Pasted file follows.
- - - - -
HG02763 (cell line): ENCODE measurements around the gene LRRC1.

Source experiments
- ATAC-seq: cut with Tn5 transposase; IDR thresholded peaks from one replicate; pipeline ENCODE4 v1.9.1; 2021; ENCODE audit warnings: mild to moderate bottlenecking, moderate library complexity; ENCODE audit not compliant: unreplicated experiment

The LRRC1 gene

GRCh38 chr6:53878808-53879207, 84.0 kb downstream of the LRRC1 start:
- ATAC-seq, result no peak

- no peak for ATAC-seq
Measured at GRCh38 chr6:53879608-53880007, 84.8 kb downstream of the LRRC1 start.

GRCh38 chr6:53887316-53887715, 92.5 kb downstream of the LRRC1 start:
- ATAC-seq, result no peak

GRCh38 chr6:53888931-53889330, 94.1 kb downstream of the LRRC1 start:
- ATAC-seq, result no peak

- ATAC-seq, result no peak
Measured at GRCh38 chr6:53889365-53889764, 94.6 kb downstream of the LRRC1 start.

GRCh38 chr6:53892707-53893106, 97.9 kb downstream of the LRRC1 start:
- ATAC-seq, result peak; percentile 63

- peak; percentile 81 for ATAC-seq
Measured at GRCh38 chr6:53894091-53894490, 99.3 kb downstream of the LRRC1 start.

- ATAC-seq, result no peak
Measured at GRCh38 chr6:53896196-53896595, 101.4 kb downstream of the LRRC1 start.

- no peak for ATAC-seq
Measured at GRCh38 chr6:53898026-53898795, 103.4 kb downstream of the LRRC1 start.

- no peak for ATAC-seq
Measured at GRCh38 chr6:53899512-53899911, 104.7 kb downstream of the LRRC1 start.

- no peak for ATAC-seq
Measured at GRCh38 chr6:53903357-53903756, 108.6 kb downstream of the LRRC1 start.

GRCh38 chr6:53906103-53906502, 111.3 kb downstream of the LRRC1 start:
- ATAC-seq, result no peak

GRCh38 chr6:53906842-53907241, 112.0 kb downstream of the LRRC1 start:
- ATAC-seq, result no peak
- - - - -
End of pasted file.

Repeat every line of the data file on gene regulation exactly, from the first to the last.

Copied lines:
HG02763 (cell line): ENCODE measurements around the gene LRRC1.

Source experiments
- ATAC-seq: cut with Tn5 transposase; IDR thresholded peaks from one replicate; pipeline ENCODE4 v1.9.1; 2021; ENCODE audit warnings: mild to moderate bottlenecking, moderate library complexity; ENCODE audit not compliant: unreplicated experiment

The LRRC1 gene

GRCh38 chr6:53878808-53879207, 84.0 kb downstream of the LRRC1 start:
- ATAC-seq, result no peak

- no peak for ATAC-seq
Measured at GRCh38 chr6:53879608-53880007, 84.8 kb downstream of the LRRC1 start.

GRCh38 chr6:53887316-53887715, 92.5 kb downstream of the LRRC1 start:
- ATAC-seq, result no peak

GRCh38 chr6:53888931-53889330, 94.1 kb downstream of the LRRC1 start:
- ATAC-seq, result no peak

- ATAC-seq, result no peak
Measured at GRCh38 chr6:53889365-53889764, 94.6 kb downstream of the LRRC1 start.

GRCh38 chr6:53892707-53893106, 97.9 kb downstream of the LRRC1 start:
- ATAC-seq, result peak; percentile 63

- peak; percentile 81 for ATAC-seq
Measured at GRCh38 chr6:53894091-53894490, 99.3 kb downstream of the LRRC1 start.

- ATAC-seq, result no peak
Measured at GRCh38 chr6:53896196-53896595, 101.4 kb downstream of the LRRC1 start.

- no peak for ATAC-seq
Measured at GRCh38 chr6:53898026-53898795, 103.4 kb downstream of the LRRC1 start.

- no peak for ATAC-seq
Measured at GRCh38 chr6:53899512-53899911, 104.7 kb downstream of the LRRC1 start.

- no peak for ATAC-seq
Measured at GRCh38 chr6:53903357-53903756, 108.6 kb downstream of the LRRC1 start.

GRCh38 chr6:53906103-53906502, 111.3 kb downstream of the LRRC1 start:
- ATAC-seq, result no peak

GRCh38 chr6:53906842-53907241, 112.0 kb downstream of the LRRC1 start:
- ATAC-seq, result no peak